Living in a Northern climate puts us at risk of inadequate Vitamin D levels in our bodies, particularly when we are only able to make it ourselves from about April to October, and even then it depends on our exposure to daylight and use of sunscreens. (And let's be honest, there are a lot of us that drive to and from work in the dark, sit at a desk all day or use SPF 60 to prevent sunburns.)
Interestingly enough, 50% of the world's population is deemed to have insufficient Vitamin D levels, and 1 billion people are deficient in this important hormone. (1)
So, why is this a big deal?
"..hypovitaminosis D is an independent risk factor for total mortality in the general population."(1) Meaning that low levels of vitamin D increase your risk of dying. And given that half of humans don't have optimal levels, this is something to pay attention to.
Even when we checked Vitamin D status in my patients that supplement this winter, it was common to find deficiency.
Now you know that I don't like bringing things up to scare you, there's more than enough of this going around right now. I mention the importance of Vitamin D to you because I feel this is something that we can control and modify in order to improve our health. Feelings of being able to shape your own future have been shown to increase your ability to handle stress and adapt to change. You don't need to sit around and wait for illness to find you.
Vitamin D and Its Many Jobs
- Cell regulation
- by controlling cell growth, insulin production, and blood vessel development, turns genes on/off
- studies show that those with optimal vitamin D levels are half as likely to be diagnosed with colon cancer as those with low vitamin D
- Bone health
- it dramatically increases the absorption calcium and phosphorus (which is why extreme deficiency presents as rickets in children)
- low levels associated with osteoporosis
- low vitamin D levels correspond with risk of bone fracture in older individuals
- it is an immune system balancer
- children given Vitamin D in winter have 40% less risk of having Influenza A (4)
- supplementing shows prevention for TB and acute airway illness (5)
- has been shown to suppress an overactive immune response and reduce inflammation (6)
- the Framingham Heart Study showed that people with low vitamin D had 60% greater risk of heart disease
- deficiency of vitamin D is associated with hypertension, possibly through its influence on calcium regulation and the kidneys
- depressive symptoms improve with optimal vitamin D status
- deficiency linked to lowered executive functioning (focus, follow directions, regulate emotions) in older individuals
- Autoimmune Diseases
- lower risk of developing type 1 diabetes, multiple sclerosis, Hashimoto's thyroiditis, Grave's disease, IBD, SLE and rheumatoid arthritis when Vitamin D levels are optimal
- Age-related Macular Degeneration
- Vitamin D associated with decreased risk
- Risk of Death
- Vitamin D3 supplementation reduced risk (7)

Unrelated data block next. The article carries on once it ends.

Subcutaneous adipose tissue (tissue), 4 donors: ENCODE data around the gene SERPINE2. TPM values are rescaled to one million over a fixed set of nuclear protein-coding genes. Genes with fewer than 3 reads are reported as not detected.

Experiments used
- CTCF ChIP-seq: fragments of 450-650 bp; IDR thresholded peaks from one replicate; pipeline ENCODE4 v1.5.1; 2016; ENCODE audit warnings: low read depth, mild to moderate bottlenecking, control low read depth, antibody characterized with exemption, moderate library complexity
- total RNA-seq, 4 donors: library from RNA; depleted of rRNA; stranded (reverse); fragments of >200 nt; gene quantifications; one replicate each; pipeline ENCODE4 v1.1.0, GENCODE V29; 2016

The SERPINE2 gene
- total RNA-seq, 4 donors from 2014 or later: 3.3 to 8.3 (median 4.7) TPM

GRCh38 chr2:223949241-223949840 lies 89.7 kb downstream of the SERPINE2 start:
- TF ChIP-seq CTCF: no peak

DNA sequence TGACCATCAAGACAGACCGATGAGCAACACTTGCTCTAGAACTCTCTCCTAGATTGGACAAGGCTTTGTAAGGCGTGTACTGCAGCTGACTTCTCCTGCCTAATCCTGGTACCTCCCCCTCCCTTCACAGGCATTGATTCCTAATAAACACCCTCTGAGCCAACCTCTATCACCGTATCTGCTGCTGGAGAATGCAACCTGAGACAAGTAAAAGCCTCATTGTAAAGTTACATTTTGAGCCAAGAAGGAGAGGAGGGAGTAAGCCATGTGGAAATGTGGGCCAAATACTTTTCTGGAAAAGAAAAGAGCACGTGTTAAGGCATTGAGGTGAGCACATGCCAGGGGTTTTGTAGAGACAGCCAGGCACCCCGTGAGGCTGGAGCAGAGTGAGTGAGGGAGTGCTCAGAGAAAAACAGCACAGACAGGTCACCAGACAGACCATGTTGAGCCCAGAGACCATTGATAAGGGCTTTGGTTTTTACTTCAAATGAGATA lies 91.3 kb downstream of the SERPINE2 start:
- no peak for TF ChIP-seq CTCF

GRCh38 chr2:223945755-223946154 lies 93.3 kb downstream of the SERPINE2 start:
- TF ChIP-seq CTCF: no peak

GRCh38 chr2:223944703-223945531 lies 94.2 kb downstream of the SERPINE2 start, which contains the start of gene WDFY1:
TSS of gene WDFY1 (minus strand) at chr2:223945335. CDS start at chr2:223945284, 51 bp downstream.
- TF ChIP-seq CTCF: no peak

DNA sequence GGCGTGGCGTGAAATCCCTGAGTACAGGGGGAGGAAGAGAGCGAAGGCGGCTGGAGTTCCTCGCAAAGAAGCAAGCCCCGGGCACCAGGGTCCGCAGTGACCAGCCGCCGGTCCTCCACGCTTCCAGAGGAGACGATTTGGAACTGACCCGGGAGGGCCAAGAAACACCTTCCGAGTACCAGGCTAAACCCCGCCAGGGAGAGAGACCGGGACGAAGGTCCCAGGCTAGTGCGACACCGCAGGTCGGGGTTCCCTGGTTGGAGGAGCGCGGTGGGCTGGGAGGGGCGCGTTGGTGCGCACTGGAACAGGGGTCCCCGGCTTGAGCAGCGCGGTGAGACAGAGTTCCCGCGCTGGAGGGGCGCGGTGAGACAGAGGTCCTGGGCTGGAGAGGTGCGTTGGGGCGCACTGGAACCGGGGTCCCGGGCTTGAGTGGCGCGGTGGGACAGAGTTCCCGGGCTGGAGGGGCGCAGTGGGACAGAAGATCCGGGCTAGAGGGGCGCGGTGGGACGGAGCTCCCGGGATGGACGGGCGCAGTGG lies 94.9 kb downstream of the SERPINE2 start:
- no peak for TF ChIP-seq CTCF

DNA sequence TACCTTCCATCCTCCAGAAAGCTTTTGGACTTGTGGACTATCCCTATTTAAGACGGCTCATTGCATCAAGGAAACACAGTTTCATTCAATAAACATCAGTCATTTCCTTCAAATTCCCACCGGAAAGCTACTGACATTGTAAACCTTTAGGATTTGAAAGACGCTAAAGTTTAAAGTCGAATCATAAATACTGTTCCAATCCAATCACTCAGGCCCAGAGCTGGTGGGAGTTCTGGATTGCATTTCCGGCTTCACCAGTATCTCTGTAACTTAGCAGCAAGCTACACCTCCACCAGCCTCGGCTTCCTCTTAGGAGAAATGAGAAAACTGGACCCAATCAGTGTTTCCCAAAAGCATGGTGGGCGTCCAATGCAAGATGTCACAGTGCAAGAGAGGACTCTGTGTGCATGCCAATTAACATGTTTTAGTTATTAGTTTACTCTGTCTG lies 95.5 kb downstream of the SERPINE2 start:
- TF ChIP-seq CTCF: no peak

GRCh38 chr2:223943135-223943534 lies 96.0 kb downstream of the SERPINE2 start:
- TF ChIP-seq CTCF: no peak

Where Do We Get Vitamin D?
1. Food sources:
- fatty fish: salmon, mackerel, herring
- cod liver oil (watch vitamin A dose)
- egg yolk
- fortified foods
Vitamin D actually functions like a hormone, which is different than the roles of other nutrients. It is made naturally in our bodies when sunlight hits the skin, is hydroxylated by the liver, and then finally by the kidneys to reach its active (useable) form.
- wearing a hat and sunscreen with SPF 30 or more could reduce Vitamin D production by 95% (2)
- people of colour require 3-5 times more sunlight exposure than those with lighter skin tones (3)
- Northern latitudes are a factor since the angle of the sun's rays and the amount of sun exposure to the skin because of colder temperatures mean that we can only manufacture Vitamin D from about April to October, assuming you get outside at all
- we make 10,000-25,000 IU of Vitamin D with sunlight exposure (and possibly 100,000 IU on a beach day)
- lasts twice as long in our blood as supplemented D3
I always prioritize 'natural' ways of obtaining our nutrients or supporting hormone production first, but as you can see, there are reasons that supplementation of Vitamin D is often indicated.
- D2 is the form that's used in fortified foods, but D3 is the optimal supplemented form of Vitamin D. In fact, the benefits of Vitamin D on reducing your risk of death were only shown when supplementing with Vitamin D3. (7)
- It's best to have your levels tested to know where you stand, but the general recommendations for supplementation are:
- Infants 400 IU
- Children 400-1000 IU
- Adults 1000-5000 IU
- Other factors that modify dose: amount of sunlight exposure, ability to digest fats (vitamin D is a fat soluble vitamin), BMI over 30, age (the skin isn't as efficient at capturing and producing it, and the liver and kidneys aren't as great at converting it), medications
Vitamin D plays a critical role in our health in ways that we are only just beginning to understand. I bring it up now because of the overwhelming research to support its value, and the ability for us to control this important predictive health marker, even though not everyone is able to get outside right now.
If you have any questions about how Vitamin D might fit into your own health goals, please ask! My newsletters are for information, awareness and inspiration purposes only.
Yours in health,